What Do You Mean by 'Diversity and Inclusion' Initiatives? Get Started with Measurable Outcomes

Under pressure—good song, bad feeling. No one wants to feel the stress and anxiety of being asked to kickstart a complex, sensitive program—especially not one that is getting global media coverage.

But that might be you. You and your colleagues may be the ones currently tasked with uncovering layers of bias at your company and determining how to eradicate them from your practices.

The pressure is on. With everything going on in the world today, particularly in large cities, companies are on the line to say something; do something; change. That’s why corporate diversity and inclusion initiatives are popping up at your organization (hopefully), in your social feeds, and topping your inboxes.

Inaction is part of the problem, so I’m excited to see how various corporations are responding to important social issues. As a member of the talent community, I know you want to ensure your company is taking the necessary steps to facilitate positive change, too.

Where do you begin?

As a TA/HR leader you want to start with assessing your goals: How diverse is your workforce and where are the gaps? At what job levels do you need to focus? What about inclusion efforts? In other words, what do you mean by diversity and inclusion initiatives and what are their measurable outcomes? (Learn more about diversity and inclusion in hiring here).

To help break it down, our partner Melissa Dobbins, Founder and CEO of Career.Place, an anonymous candidate screening solution, noted the levers needed to reach your goals. Melissa bucketed them into three main categories so you can get started.

1. People: Everything starts and ends with people. With the right talent, you can achieve anything. So, look at your current demographics. It’s important to see where you are today to determine where you can be tomorrow.

2. Process: Once you know where you are, check out the recruitment marketing efforts you use in market now. What are you saying in your messaging? Who typically responds? Who typically does not? The data will help reassess and reposition your go-to-market strategy to open the door to a wider pool of talent.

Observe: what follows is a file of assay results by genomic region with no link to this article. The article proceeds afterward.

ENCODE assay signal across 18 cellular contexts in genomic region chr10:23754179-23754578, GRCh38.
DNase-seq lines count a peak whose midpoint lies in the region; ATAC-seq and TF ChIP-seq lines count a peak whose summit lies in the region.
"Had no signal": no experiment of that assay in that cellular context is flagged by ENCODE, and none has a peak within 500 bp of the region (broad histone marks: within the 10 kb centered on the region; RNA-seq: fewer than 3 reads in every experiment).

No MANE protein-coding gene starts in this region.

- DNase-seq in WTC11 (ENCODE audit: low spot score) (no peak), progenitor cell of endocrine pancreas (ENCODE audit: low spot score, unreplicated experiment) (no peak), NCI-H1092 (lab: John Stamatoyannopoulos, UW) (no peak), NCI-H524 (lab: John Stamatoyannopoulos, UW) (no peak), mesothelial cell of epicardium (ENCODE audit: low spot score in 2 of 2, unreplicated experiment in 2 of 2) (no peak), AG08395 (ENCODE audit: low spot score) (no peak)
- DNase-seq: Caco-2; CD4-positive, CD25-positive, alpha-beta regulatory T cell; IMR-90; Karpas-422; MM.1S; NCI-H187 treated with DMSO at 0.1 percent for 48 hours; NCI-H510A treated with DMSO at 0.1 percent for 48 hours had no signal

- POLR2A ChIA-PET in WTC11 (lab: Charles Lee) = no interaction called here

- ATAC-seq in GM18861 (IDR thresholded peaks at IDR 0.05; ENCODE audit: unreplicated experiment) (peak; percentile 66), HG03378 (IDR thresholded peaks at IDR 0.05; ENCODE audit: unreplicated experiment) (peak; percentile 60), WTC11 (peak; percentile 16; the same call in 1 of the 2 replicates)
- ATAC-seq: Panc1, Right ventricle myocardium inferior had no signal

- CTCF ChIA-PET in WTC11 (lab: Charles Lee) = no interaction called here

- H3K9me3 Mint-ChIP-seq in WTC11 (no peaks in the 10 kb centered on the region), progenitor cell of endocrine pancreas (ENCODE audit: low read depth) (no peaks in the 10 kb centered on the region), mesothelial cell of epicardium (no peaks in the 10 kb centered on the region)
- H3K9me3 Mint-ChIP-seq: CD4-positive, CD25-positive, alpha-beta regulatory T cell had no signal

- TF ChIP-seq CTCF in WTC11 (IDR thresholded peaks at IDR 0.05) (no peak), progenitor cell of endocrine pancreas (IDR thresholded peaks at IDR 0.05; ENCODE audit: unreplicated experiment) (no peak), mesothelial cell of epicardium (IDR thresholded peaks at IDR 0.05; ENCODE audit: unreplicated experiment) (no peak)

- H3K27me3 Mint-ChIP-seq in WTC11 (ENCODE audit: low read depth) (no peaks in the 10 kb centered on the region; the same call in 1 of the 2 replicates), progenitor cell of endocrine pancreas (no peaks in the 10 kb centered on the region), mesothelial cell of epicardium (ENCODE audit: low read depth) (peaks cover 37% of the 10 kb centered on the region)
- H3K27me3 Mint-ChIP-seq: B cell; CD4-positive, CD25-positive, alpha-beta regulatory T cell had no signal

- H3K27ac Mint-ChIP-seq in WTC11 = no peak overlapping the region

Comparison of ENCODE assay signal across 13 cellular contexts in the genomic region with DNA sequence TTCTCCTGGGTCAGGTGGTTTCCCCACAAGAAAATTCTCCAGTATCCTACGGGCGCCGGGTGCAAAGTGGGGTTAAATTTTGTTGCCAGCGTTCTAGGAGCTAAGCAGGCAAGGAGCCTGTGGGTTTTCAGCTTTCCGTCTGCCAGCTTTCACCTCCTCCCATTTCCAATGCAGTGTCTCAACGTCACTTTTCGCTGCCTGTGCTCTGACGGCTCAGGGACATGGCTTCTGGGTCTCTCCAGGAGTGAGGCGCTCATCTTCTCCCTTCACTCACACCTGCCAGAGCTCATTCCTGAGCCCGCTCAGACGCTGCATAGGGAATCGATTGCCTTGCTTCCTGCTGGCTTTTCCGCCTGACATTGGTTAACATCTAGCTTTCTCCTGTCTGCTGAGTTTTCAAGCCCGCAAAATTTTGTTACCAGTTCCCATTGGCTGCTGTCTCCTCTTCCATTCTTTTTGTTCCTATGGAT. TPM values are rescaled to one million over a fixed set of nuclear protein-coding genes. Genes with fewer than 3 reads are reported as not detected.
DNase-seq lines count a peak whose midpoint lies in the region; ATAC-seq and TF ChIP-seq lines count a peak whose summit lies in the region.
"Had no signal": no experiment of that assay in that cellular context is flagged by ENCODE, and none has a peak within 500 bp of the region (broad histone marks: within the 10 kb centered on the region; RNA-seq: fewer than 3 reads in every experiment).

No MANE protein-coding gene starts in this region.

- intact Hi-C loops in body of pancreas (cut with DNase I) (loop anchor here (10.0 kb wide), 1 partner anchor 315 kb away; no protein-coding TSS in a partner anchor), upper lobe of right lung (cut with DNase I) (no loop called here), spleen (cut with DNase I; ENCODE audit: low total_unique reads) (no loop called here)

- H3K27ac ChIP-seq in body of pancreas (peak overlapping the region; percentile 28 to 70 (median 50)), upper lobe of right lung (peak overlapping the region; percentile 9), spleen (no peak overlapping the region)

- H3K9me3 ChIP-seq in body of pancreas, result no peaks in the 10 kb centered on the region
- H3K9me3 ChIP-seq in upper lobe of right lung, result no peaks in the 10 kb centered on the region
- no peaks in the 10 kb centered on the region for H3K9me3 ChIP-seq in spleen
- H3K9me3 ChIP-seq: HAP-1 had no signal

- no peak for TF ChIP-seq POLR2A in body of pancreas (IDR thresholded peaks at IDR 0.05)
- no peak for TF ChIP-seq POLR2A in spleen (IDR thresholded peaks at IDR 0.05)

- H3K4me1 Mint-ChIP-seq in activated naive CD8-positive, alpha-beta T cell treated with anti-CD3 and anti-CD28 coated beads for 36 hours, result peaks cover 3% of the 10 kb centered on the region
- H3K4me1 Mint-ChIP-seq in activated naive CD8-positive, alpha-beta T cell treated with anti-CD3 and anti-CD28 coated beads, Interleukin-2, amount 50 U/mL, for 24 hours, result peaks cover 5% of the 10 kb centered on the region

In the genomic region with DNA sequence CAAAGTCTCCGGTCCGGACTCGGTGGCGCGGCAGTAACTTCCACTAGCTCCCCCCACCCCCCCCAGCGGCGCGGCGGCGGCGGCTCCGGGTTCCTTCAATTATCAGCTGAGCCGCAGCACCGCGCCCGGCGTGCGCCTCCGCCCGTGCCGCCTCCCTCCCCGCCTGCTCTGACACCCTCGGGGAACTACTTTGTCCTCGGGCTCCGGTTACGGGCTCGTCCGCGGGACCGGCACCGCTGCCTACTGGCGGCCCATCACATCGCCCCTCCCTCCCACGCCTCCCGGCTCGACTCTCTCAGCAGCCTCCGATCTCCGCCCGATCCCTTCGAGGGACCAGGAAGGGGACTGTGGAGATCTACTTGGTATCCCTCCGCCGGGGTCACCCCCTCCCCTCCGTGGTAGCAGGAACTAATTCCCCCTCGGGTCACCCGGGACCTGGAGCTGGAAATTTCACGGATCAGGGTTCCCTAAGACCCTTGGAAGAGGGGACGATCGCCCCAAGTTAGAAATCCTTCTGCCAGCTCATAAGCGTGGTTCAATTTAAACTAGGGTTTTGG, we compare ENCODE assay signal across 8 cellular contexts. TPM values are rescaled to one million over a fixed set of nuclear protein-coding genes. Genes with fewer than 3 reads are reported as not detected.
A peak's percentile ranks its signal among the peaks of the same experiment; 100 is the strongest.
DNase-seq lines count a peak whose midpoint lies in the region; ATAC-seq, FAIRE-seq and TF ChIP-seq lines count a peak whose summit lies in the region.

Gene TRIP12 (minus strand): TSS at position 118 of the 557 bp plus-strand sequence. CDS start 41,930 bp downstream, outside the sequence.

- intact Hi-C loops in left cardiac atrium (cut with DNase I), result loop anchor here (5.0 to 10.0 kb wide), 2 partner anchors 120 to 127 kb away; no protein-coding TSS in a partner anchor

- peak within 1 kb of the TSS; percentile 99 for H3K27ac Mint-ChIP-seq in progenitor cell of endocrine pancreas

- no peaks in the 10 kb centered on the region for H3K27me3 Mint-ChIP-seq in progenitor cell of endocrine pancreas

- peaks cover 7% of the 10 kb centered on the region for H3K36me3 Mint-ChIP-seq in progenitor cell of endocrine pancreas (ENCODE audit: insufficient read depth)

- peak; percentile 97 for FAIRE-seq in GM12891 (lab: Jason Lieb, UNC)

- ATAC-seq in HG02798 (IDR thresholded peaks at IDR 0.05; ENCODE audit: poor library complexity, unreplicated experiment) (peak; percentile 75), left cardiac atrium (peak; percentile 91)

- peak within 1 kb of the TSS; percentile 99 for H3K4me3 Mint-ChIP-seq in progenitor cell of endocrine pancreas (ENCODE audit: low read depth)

3. Tech: Next, you need to use the right recruiting software to meet your goals. When data funnels from your applicant tracking system to your screening, interview, and recruitment marketing tools, you have one unified system of record. This will help you to track your progress and iterate when needed.

Align on metrics to meet your goals

To succeed, you’ll want to ensure the above three categories are leveled to your corporate objectives and fundamental goals. Without an infrastructure of support at the highest level, you’re more likely to have a temporary fix rather than foundational change. To sustain support from C-Suite members, help tie goals to revenue, profit, cost, brand value, risk, and compliance. In other words, you need to find the value in diversity initiatives rather than hitting some arbitrary number. 

Melissa Dobbins, Founder and CEO, Career.Place

“With the wrong goals, you risk losing support and momentum and ultimately the initiative can fizzle and fail.”– Melissa Dobbins, Founder and CEO, Career.Place

Straight numbers should not be the focus. Setting a goal of hiring 30% more women or making a demographic a qualification for employment will not improve your workforce. Sure, on paper it will sound better, but will it really help improve your diversity and inclusion initiatives? When you tokenize people as a “diversity hire,” they will feel it; the organization will feel it; and the needle moves backwards.

Instead, look for ways to draw in more talent with a set precedent on how you attract all groups to your organization. An actionable first step is to review your core recruiting software tools and make sure the messaging does not feed biases. The following are great places to start:

– Talent Pools

– Career Pages

– Job Descriptions

– Job Requirements

– Candidate Screening

Melissa Dobbins Founder and CEO Career.Place

“Drive tomorrow to be better than today” – Melissa Dobbins, Founder and CEO, Career.Place

When you ensure your talent attraction tools focus on hiring the best talent—regardless of gender, race, or orientation—then you organically create a diverse workforce. To learn more about how to approach diversity and inclusion at your organization, check out Decode Diversity: How to Recruit High-Performing Teams.

Written By

 
Danielle McClow

Published

August 4, 2020

Category

Diversity & InclusionRecruiting Tips

About the Author

With a passion for life-long learning, Danielle McClow got her start in higher education before joining iCIMS as a Content Writer. She holds an advanced degree in classic rhetoric and when not writing she wishes to pet all the dogs.

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